Boy, 3, suffered vomiting and diarrhoea after 'sewage release' on his local beach

  • Sam Blackledge reports on concerns about raw sewage spills on beaches in the South West

The mother of a three-year-old boy from Cornwall says she felt "angry, disgusted and sick" after he suffered vomiting and diarrhoea after playing on their local beach.

Pauline Jones took young Finley to Widemouth Bay on the north Cornish coast in November last year.

Later that day Finley became ill - and a friend's child, who had also been on the beach, had the same symptoms.

Pauline says she believes the sickness was linked to a sewage spill, but there are a number of reasons why somebody can become ill after swimming in the sea or being at the beach, such as agricultural run-off, animal faeces or simply swallowing too much seawater.

Finley suffered vomiting and diarrhoea a few hours after playing on the beach. Credit: Pauline Jones

Pauline said: "We hadn't been living here that long. Myself and another neighbour, her little boy and my little boy went down to the beach.

"The boys dug in the sand, they got their hands all mucky, and that evening he was really poorly in bed.

"We went to the doctors, they just said he had a bit of sickness and diarrhoea which should pass within a couple of days.

"But the little boy down the road also had the same thing exactly the same time.

"It just made me feel a bit sick to my stomach, thinking I'd let him play around in something that had been maybe contaminated with effluent and God knows what else."

Pauline says the thought that her son was poorly because of raw sewage made her feel sick. Credit: ITV News

Pauline says she wrote to her local MP and contacted South West Water.

"It made me really angry. It does put me off a little bit, which is a bit sad.

"When we were down at the beach, there were people swimming in the sea while the discharge was happening, and I'm 100% sure they had no idea."

A spokesman for South West Water said: “We care about our 860m of coastline, our regions 100% bathing water quality, which we have successfully maintained for three consecutive years and protecting the environment now and in the future.

"We were one of the first water companies to have all our storm overflows monitored meaning we know exactly what is happening, when and where, allowing us to target investment and make changes where it matters most.

"We are serious about tackling storm overflows and change of this scale takes time, ambition, and increased investment – and that is why we are investing £850m in our region over 2 years.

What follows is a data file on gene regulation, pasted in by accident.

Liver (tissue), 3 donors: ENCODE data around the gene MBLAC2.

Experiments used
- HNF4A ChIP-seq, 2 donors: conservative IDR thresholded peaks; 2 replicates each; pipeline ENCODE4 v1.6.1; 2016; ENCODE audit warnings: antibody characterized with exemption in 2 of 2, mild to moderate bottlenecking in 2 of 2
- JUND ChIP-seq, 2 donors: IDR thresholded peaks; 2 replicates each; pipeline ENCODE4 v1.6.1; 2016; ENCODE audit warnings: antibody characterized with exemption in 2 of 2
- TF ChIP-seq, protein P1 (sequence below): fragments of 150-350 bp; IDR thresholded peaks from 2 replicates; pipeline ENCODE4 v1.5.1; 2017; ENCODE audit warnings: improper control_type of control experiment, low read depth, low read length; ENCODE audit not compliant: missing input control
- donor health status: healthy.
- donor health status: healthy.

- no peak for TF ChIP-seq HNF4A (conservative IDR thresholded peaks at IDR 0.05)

"The increase in the storm overflow spills this year can be accounted for by the amount of named storms and weather warnings in 2023. It’s clear we need to redesign our systems, which we are already doing.

"We will also be the first water company to meet the Government target of less than 10 spills per overflow, per year – a decade ahead of target.”

Kirsty Davies from Surfers Against Sewage says water companies need to improve. Credit: ITV News

Kirsty Davies, from Surfers Against Sewage, said: "The water companies have known about this for years. They've known there is climate change and an increase in extreme weather.

"Water companies now need to invest and address these issues. They are currently planning their five-year business plan. They've got an opportunity now to start progressing and making change."

Luke Pollard, Labour MP for Plymouth Sutton and Devonport, said: "We've got to get to grips with this because the amount of raw human effluent being pumped into our natural environment is often utterly disgusting. That's why we need stronger action than the Government is taking today."

Labour MP Luke Pollard is calling on the Government to take tougher action against water companies. Credit: ITV News

Environment Agency director of water Helen Wakeham said: "Whilst it is disappointing that water companies have reported an increase in sewage spills in 2023, it is sadly not surprising.

"We are pleased to see record investment from the water sector, but we know it will take time for this to be reflected in spill data – it is a complex issue that won’t be solved overnight.

"No other country has the level of monitoring we do, with 100 per cent of storm overflows in England now fitted with a monitor.

"We are better placed than ever before to hold water companies accountable – thanks to intelligence from our new whistleblower portal, our plans to expand our specialised workforce, new enforcement powers, increased water company inspections and new tools to inform our enforcement work."

Water Minister Robbie Moore said: "I have been clear that sewage pollution in our waters is unacceptable, which is why in just the last few months we announced a consultation to ban water bosses’ bonuses when criminal breaches have occurred, quadrupled company inspections next year, fast-tracked £180m investment to cut spills, launched a whistleblowing portal for water company workers to report breaches, and will soon set out our plans to ban wet wipes containing plastic.

"We demanded that 100 per cent of overflows were monitored by the end of last year as part of our drive to improve transparency.

"Today’s data shows water companies must go further and faster to tackle storm overflows and clean up our precious waterways. We will be ensuring the Environment Agency closely scrutinise these findings and take enforcement action where necessary.”